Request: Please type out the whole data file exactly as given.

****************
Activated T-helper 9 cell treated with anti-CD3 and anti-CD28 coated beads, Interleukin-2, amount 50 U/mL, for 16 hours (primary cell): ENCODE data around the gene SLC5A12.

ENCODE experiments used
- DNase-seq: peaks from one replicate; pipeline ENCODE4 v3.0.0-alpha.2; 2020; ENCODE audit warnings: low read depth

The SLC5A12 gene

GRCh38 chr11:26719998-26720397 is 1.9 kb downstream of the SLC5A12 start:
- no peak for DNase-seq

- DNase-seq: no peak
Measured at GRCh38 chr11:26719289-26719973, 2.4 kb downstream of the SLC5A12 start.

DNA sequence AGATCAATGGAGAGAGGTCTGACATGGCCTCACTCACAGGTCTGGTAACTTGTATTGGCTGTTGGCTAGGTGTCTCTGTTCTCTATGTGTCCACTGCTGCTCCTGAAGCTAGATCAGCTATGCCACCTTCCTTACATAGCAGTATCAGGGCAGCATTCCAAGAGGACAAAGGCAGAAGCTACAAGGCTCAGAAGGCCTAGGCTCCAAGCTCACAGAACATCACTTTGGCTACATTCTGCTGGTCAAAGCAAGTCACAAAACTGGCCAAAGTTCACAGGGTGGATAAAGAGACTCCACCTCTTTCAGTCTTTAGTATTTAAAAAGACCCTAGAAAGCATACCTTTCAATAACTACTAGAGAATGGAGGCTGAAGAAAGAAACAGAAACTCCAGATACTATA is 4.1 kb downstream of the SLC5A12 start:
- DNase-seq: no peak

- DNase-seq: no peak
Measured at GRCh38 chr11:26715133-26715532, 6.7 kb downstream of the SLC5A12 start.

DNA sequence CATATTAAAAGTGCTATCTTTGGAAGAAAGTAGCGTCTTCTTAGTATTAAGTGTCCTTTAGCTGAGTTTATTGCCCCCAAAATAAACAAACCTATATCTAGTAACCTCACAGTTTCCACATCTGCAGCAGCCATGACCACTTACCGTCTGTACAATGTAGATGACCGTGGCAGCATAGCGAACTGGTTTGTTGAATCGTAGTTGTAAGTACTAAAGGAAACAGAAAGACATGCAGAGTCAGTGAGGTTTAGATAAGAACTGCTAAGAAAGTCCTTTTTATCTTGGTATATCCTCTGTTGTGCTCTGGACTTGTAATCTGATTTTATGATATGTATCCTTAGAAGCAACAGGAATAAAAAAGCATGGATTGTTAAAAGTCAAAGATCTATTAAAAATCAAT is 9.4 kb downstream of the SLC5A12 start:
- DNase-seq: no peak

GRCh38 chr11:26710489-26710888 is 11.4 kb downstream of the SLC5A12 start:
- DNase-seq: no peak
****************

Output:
Activated T-helper 9 cell treated with anti-CD3 and anti-CD28 coated beads, Interleukin-2, amount 50 U/mL, for 16 hours (primary cell): ENCODE data around the gene SLC5A12.

ENCODE experiments used
- DNase-seq: peaks from one replicate; pipeline ENCODE4 v3.0.0-alpha.2; 2020; ENCODE audit warnings: low read depth

The SLC5A12 gene

GRCh38 chr11:26719998-26720397 is 1.9 kb downstream of the SLC5A12 start:
- no peak for DNase-seq

- DNase-seq: no peak
Measured at GRCh38 chr11:26719289-26719973, 2.4 kb downstream of the SLC5A12 start.

DNA sequence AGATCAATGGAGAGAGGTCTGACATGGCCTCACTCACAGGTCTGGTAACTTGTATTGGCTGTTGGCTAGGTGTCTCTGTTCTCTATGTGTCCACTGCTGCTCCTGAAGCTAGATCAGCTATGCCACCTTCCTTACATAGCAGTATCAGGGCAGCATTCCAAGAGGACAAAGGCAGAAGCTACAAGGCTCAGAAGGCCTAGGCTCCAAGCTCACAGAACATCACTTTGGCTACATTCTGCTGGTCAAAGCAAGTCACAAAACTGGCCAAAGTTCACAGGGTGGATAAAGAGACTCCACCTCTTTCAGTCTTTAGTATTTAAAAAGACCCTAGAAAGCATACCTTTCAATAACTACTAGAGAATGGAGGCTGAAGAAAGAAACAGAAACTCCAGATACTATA is 4.1 kb downstream of the SLC5A12 start:
- DNase-seq: no peak

- DNase-seq: no peak
Measured at GRCh38 chr11:26715133-26715532, 6.7 kb downstream of the SLC5A12 start.

DNA sequence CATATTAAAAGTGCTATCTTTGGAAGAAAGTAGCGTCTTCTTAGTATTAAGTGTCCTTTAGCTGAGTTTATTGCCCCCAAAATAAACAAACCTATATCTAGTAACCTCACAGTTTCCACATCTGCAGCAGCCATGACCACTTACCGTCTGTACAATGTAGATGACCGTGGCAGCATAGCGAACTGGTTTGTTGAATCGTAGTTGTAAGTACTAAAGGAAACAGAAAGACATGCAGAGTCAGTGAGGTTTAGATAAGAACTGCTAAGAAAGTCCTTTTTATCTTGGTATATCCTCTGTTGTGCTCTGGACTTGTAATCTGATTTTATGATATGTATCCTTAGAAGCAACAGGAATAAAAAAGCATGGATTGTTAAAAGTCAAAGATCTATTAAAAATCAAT is 9.4 kb downstream of the SLC5A12 start:
- DNase-seq: no peak

GRCh38 chr11:26710489-26710888 is 11.4 kb downstream of the SLC5A12 start:
- DNase-seq: no peak